This entry is a continuation of the previous one.
When I got to the Centennial Trail I turned left and followed it south
for another 1¼
miles, gaining more elevation to 5,600 feet.
Those are the Forest Service trail numbers, not
This part of the trail is generally smoother but also had some rocky
spots. Horses are allowed on the Centennial Trail. Bikes are allowed
on some parts of it but not within the wilderness boundaries.
I really enjoyed all the tall spires
and other granite formations visible on this part of the trail:
On my way back to the lake
I also checked out a quarter mile of the Centennial Trail going
northwest but I didn’t see any more rock spires so I turned around.
The Centennial Trail runs 111 miles through the Black Hills from Bear
Butte State Park in the north to Wind Cave National Park in the south.
It was built in 1989 to commemorate the 100th anniversary of statehood.
below: The Centennial Trail has a nice mix of pines and hardwoods,
I've hiked several miles of the Centennial Trail at Wind Cave National
Park previously and would like someday to hike the whole length of the trail.
Cody and I walked
miles on these trails at and near Horsethief Lake. Elevations ranged from 5,200
to 5,600 feet with a lot of ups and downs.
I recommend other hikers check out these trails if they're in the area.
The lake is also a good place to fish and camp.
THE DRIVE TO STOCKADE LAKE
I drove the little
dirt road back to SD 244 and
stopped at two turnouts on the highway to take more pictures of
Horsethief Lake (shown on the previous page).
Here's another map
section of this part of my route this morning. This one is from an interpretive panel
at Willow Creek ("Your Are Here"):
I continued west several more miles on SD 244 to Willow Creek
Campground, which appears to be mostly for equestrians:
Two trails begin here and connect to
other trails in the Harney Range:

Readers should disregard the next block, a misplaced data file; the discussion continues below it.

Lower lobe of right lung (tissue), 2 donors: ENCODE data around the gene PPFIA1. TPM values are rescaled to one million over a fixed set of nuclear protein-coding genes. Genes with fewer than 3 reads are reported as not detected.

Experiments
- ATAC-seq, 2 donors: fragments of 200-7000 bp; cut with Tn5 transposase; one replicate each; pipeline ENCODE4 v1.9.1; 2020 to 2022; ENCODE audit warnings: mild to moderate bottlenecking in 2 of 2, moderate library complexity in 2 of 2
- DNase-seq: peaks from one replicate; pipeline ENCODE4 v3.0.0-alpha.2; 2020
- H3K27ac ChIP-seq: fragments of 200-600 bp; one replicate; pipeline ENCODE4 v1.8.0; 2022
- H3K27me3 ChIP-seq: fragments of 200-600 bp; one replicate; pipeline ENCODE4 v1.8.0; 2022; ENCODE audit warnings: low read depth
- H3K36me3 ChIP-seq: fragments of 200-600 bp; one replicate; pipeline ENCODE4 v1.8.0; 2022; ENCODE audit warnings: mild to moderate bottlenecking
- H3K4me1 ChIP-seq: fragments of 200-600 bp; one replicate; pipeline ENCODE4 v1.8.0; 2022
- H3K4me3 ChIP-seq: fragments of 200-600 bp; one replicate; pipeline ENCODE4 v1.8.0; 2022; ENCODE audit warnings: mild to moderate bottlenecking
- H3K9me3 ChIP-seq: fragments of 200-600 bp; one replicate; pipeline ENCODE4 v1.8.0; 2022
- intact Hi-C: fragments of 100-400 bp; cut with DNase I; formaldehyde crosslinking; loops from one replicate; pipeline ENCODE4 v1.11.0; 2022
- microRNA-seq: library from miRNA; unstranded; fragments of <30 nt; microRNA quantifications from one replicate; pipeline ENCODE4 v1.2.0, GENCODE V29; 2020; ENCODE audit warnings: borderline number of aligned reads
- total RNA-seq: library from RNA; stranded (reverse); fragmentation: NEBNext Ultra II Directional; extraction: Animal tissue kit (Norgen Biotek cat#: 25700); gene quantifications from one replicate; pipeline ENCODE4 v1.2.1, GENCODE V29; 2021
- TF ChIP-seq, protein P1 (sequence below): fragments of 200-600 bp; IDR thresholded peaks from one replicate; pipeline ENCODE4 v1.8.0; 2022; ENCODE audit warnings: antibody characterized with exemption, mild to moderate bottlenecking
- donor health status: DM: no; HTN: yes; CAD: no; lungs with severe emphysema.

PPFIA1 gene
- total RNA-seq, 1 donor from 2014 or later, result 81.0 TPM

SD 244 ends at US 16. I turned south for less than a mile to SD 87 AKA
the Needles Highway, which I drove a few days ago. In a few miles this
narrow, winding road enters Custer State Park.
Here's one of those
skinny tunnels again and a fun photo looking back at the scenery:
My 7-day park entry sticker was still good today so I didn't have to pay
again. I was in and out of Custer State Park property several times
today on my circuitous driving route.
Soon I turned south on SD 89. I don't think I've been on this road
before. I drove out of Custer State Park into National Forest Service
territory again, where I saw five longhorn cattle grazing near the
The longhorns were one of several nice surprises I had today.
I turned left onto US 16A just east of the town of Custer and drove a
couple miles to another entry station for Custer State Park. I bypassed
that one, too, since I already paid the fee. In a few miles I came to my
next destination, Stockade Lake:
I stayed on the highway this time to the eastern end of the lake instead
of following the little loop road that Jim and I cycled a few days ago.
HIKE #3: STOCKADE LAKE TRAIL
I turned on the loop road at the far end of the lake and parked at the
trailhead for a 1.2-mile loop above the lake. It's called simply
"Stockade Lake Trail."
Elevations on this loop ranged from 5,200 feet to 5,611feet. The trail is steeper
up and down than the more gradual Horsethief and Centennial Trail
sections I hiked.
Although some parts
of this trail were pleasant it
wasn’t nearly as scenic as the trails I hiked earlier today – fairly rough
surface, no views of Harney Peak that I could find, lots of dead trees cut down and
not stacked up as they are in other parts of the state park.
Here are some
pictures as I hiked clockwise around the loop, ending on the beach:
When I was about two-thirds of the way around the loop I could see the
lake from the trail:
Then we descended to the beach and
Cody got to swim in the lake before we resumed driving:
Next entry: the rest of my scenic drive through Custer
State Park and Wind Cave National Park, including lots of wildlife and
"Runtrails & Company" - Sue Norwood, Jim O'Neil,
and Cody the ultra Lab
© 2012 Sue Norwood and Jim O'Neil